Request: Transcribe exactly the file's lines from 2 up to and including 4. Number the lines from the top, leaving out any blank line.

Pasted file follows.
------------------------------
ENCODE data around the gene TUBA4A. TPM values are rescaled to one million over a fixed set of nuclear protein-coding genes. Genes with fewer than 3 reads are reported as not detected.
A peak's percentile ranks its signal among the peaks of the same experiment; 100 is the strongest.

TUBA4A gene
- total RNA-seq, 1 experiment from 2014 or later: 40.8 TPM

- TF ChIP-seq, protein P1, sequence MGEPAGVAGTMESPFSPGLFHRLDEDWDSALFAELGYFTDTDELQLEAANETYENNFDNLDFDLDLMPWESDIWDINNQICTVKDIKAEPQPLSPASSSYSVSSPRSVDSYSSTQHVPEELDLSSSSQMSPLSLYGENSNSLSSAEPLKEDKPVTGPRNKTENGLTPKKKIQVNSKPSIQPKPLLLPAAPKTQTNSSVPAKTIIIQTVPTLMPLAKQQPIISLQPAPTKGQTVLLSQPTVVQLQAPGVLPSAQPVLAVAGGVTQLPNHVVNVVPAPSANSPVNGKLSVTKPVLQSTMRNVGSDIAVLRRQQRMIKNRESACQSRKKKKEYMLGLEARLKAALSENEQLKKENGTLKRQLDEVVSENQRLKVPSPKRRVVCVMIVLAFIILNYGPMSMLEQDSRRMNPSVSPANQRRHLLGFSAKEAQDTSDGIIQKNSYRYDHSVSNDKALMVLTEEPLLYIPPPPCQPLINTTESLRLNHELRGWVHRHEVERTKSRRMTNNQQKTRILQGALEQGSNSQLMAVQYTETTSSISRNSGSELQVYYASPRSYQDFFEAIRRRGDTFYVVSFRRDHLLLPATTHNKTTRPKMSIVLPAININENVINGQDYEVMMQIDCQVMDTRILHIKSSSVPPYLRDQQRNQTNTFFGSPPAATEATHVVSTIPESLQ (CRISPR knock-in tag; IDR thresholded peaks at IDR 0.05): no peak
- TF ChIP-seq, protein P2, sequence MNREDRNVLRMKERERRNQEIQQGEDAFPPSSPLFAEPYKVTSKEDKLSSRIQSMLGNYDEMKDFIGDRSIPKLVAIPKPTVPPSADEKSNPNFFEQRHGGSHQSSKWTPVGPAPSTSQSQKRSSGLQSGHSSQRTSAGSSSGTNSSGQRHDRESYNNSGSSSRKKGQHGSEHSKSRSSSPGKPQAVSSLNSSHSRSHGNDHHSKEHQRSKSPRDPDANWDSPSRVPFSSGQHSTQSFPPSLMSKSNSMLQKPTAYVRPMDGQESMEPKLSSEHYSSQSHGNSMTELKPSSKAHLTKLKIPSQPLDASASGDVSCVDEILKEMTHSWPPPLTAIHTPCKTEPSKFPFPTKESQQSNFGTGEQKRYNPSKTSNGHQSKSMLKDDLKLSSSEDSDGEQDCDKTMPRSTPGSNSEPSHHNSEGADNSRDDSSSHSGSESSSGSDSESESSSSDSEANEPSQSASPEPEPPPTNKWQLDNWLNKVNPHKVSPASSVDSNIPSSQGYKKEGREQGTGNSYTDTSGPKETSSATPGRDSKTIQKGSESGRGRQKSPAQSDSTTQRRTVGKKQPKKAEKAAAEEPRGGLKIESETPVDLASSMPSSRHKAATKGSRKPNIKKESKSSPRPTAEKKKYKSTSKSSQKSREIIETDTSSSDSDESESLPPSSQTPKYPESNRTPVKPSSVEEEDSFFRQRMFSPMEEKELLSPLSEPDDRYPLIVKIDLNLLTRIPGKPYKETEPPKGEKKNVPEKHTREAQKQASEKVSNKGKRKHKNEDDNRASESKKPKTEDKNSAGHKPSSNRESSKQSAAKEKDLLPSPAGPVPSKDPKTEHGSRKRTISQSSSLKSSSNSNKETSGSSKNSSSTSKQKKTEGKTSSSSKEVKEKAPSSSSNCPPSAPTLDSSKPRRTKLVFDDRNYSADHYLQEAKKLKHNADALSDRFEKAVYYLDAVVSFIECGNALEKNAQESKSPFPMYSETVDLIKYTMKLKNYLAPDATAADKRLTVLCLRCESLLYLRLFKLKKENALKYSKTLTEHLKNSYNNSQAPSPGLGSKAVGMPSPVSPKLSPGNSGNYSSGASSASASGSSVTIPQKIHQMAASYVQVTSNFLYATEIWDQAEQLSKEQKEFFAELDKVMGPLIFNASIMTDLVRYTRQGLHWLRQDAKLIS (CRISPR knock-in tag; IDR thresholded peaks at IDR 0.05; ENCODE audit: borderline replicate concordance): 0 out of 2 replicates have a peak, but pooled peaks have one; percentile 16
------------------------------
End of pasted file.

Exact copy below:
A peak's percentile ranks its signal among the peaks of the same experiment; 100 is the strongest.

TUBA4A gene
- total RNA-seq, 1 experiment from 2014 or later: 40.8 TPM